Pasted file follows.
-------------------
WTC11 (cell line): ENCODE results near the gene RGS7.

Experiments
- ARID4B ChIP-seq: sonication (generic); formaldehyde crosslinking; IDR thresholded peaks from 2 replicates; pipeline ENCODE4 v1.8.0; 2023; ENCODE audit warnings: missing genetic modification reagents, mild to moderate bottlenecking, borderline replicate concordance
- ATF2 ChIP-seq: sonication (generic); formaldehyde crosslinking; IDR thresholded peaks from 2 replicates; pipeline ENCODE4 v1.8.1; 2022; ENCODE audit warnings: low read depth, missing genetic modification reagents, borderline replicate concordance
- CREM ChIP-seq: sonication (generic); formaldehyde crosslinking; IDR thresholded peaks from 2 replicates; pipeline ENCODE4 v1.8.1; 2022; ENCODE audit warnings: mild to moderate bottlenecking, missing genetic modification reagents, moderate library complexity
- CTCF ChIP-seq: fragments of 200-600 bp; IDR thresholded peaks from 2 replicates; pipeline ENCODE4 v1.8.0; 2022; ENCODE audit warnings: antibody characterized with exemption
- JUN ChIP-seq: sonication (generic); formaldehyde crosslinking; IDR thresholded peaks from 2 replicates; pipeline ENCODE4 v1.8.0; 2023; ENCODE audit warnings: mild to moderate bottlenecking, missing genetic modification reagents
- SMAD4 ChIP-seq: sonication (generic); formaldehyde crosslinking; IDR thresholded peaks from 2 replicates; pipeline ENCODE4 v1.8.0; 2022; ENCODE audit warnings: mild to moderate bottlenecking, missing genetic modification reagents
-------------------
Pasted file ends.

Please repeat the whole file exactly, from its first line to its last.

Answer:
WTC11 (cell line): ENCODE results near the gene RGS7.

Experiments
- ARID4B ChIP-seq: sonication (generic); formaldehyde crosslinking; IDR thresholded peaks from 2 replicates; pipeline ENCODE4 v1.8.0; 2023; ENCODE audit warnings: missing genetic modification reagents, mild to moderate bottlenecking, borderline replicate concordance
- ATF2 ChIP-seq: sonication (generic); formaldehyde crosslinking; IDR thresholded peaks from 2 replicates; pipeline ENCODE4 v1.8.1; 2022; ENCODE audit warnings: low read depth, missing genetic modification reagents, borderline replicate concordance
- CREM ChIP-seq: sonication (generic); formaldehyde crosslinking; IDR thresholded peaks from 2 replicates; pipeline ENCODE4 v1.8.1; 2022; ENCODE audit warnings: mild to moderate bottlenecking, missing genetic modification reagents, moderate library complexity
- CTCF ChIP-seq: fragments of 200-600 bp; IDR thresholded peaks from 2 replicates; pipeline ENCODE4 v1.8.0; 2022; ENCODE audit warnings: antibody characterized with exemption
- JUN ChIP-seq: sonication (generic); formaldehyde crosslinking; IDR thresholded peaks from 2 replicates; pipeline ENCODE4 v1.8.0; 2023; ENCODE audit warnings: mild to moderate bottlenecking, missing genetic modification reagents
- SMAD4 ChIP-seq: sonication (generic); formaldehyde crosslinking; IDR thresholded peaks from 2 replicates; pipeline ENCODE4 v1.8.0; 2022; ENCODE audit warnings: mild to moderate bottlenecking, missing genetic modification reagents